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Ramachandran Chittur |
December 30, 2003 13:27 IST
Pazhai chadam [the previous day's rice] and thayir [curd]," my Paati (grandmother) would always advise. Paati had everyone under her radar. No one could escape Thayir Chadam. It did not matter what time of the day it was, she made sure it was always available. My dad had it three times a day and mom had it several times, while my friends dreaded it! Paati, however, believed in it firmly.
My Paati was short, with salt and pepper hair and a face that was heavily lined. Despite having borne 11 children, there was nothing weak or feeble about her. Her face was a reflection of her inner strength. When she spoke, her words were strong and stern. She was orthodox and believed in following our customs and traditions. Paati rarely smiled but when she did, it conveyed the depth of her feeling. Her hands were strong, even though they now trembled with age. Her fingers had darkened with numerous tiny cuts and her palms were rough. These warm hands had worked hard; they had also wiped away many tears.
Paati could prepare Thayir Chadam in a jiffy. She would dip her hand in the leftover rice, which was always over-cooked for easy digestion, and pick a handful. This rice would then be mashed in another vessel before it was mixed with curd and water. Sometimes, the rice would be soaked in water overnight.
Years of experience had made Paati a Thayir Chadam expert. Thayir Chadam had various forms -- it could be solid, semi-solid or liquid depending on the urgency and the time of the day. Sometimes, it would be served with Vadugu Mangai (Spicy Mango Pickle) or the Red Bullet as I liked to call it. If you were in a hurry, she would mix it in equal proportions of water and call it Thayir Chadam Karaich. This was more popular than Coke in my home when Paati was around. The feeling of this salty mixture on a hot day could give beer a run for its money.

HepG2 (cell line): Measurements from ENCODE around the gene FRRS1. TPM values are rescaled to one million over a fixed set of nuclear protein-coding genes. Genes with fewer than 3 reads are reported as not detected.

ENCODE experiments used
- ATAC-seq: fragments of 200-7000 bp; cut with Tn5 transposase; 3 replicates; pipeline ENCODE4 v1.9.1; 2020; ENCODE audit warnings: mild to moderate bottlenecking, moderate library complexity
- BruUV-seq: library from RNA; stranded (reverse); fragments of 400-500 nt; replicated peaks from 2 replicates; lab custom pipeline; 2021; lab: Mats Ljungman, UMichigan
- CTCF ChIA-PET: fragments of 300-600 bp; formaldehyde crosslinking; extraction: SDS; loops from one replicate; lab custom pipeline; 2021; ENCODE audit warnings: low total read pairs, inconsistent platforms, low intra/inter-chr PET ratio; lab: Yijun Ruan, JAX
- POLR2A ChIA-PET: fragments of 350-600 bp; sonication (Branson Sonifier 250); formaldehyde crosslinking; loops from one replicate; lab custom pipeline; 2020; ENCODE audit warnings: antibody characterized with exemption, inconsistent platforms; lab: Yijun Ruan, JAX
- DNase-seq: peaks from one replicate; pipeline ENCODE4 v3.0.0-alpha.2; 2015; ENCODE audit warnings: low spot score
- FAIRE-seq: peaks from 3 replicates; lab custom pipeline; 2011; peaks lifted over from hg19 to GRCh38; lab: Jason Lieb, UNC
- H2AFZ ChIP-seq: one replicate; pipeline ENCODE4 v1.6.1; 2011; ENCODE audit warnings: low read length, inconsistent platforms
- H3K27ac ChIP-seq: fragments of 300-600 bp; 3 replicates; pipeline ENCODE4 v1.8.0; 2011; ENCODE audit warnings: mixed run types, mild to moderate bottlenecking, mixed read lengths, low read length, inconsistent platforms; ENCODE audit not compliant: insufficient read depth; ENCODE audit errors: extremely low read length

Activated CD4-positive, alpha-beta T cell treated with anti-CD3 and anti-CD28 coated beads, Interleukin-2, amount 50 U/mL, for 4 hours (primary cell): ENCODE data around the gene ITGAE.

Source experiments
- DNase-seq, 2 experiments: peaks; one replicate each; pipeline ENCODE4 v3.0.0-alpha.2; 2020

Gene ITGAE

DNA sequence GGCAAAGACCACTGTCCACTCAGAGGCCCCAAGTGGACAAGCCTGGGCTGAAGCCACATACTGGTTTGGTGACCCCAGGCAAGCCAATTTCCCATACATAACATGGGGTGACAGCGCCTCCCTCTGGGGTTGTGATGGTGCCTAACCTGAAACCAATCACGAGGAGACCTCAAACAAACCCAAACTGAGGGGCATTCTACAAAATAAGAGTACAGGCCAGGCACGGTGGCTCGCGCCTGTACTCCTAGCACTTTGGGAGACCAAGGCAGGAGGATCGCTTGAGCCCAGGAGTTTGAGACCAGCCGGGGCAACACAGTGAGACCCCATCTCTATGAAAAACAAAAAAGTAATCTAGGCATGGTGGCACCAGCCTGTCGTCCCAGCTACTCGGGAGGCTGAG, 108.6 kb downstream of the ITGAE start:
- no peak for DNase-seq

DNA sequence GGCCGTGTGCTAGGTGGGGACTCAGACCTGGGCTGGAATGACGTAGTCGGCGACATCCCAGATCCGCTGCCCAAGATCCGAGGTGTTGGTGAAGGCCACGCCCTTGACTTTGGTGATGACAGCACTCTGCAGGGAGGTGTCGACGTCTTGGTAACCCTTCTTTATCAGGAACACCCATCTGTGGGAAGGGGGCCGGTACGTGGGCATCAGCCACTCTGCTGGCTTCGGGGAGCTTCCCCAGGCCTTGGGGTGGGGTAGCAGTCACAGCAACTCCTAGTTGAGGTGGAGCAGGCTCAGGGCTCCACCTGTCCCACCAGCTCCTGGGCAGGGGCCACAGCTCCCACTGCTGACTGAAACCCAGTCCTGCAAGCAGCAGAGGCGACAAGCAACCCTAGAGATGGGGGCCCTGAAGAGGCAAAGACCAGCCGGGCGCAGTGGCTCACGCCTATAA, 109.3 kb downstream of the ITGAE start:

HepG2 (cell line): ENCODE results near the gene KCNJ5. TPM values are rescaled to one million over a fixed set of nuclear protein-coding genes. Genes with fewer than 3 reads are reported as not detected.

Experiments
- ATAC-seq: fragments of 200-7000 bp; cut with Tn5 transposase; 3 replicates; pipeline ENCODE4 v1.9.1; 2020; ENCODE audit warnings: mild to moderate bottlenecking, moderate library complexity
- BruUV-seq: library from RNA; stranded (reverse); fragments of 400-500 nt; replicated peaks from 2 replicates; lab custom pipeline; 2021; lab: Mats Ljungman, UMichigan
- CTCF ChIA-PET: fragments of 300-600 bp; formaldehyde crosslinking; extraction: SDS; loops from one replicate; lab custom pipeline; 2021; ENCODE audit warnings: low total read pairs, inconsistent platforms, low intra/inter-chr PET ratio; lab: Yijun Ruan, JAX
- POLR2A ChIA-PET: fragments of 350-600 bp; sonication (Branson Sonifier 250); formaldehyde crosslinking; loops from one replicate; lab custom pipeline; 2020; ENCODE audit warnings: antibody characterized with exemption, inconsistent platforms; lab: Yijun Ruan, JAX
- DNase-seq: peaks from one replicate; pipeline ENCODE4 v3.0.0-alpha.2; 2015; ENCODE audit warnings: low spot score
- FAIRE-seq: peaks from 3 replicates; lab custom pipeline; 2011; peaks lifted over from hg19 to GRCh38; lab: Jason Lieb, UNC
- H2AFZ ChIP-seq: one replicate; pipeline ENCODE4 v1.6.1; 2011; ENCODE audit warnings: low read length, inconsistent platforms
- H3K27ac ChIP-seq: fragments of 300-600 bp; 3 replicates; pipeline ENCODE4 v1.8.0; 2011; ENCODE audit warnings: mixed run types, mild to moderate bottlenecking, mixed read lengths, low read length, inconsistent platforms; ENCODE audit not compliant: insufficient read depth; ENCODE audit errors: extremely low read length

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She believed in the nutrition of her product and found no reason to explain what it did to the consumer.
The West has only recently realised the benefits of consuming curd. Scientists now believe the live bacteria in yoghurt are beneficial to health; they stimulate the human immune system as well as kill harmful bacteria. Yoghurt is widely known as an outstanding source of protein, calcium, potassium, phosphorus, vitamin B6, B12, niacin, folic acid and potassium. The US government has now set aside $ 90 million for the International Institute of Analysis and Research into Yoghurt and Allied Products. But our ancestors knew this 5,000 years ago when they settled down with their kamadhenus on the banks of the Vaigai and the Cauvery.
My fondness for Thayir Chadam increased as I grew older. Now that I am in the US, though, I have to compromise -- I am happy with thayir in any form if I cannot have the conventional Thayir Chadam. To me, a meal is not complete if there is no form of thayir to end it. So, every time I go out with my friends, I search for Raitha (chopped vegetables in curd) or any similar curd substitute.
No matter where in the world we Iyers wind up living, it is important for us to maintain our 'Iyer' identity -- to recognise it in each other and to share it with others.
One way we do this is by sharing our love of south Indian food. For many of us south Indian-Americans, our traditional foods have become our strongest metaphor for what it means to be an Indian. For me, Thayir Chadam, Idli Sambhar, Dosais, Adais and those wonderful Nai Appams I was raised on are a metaphor for so many things -- family, togetherness, warmth, a welcome to friends and neighbours and, yes, a welcome to strangers too.
To me, Thayir Chadam at the end of a hearty meal symbolises not only the oneness of the south Indian experience, but also our individual and regional preferences -- curd is never eaten in exactly the Iyer way in any other part of India. After these years of living in the US, my parents still remind us to have curd everyday and have passed on this tradition to our son.
My mother has now taken over the mantle from my grandmother. She makes Thayir Chadam in her own unique way, and her flavour is different from the ones made in other nearby homes. Any day you come to our home invited or uninvited, you can always tuck into a refreshing bowl of Thayir Chadam!
Illustration: Uttam Ghosh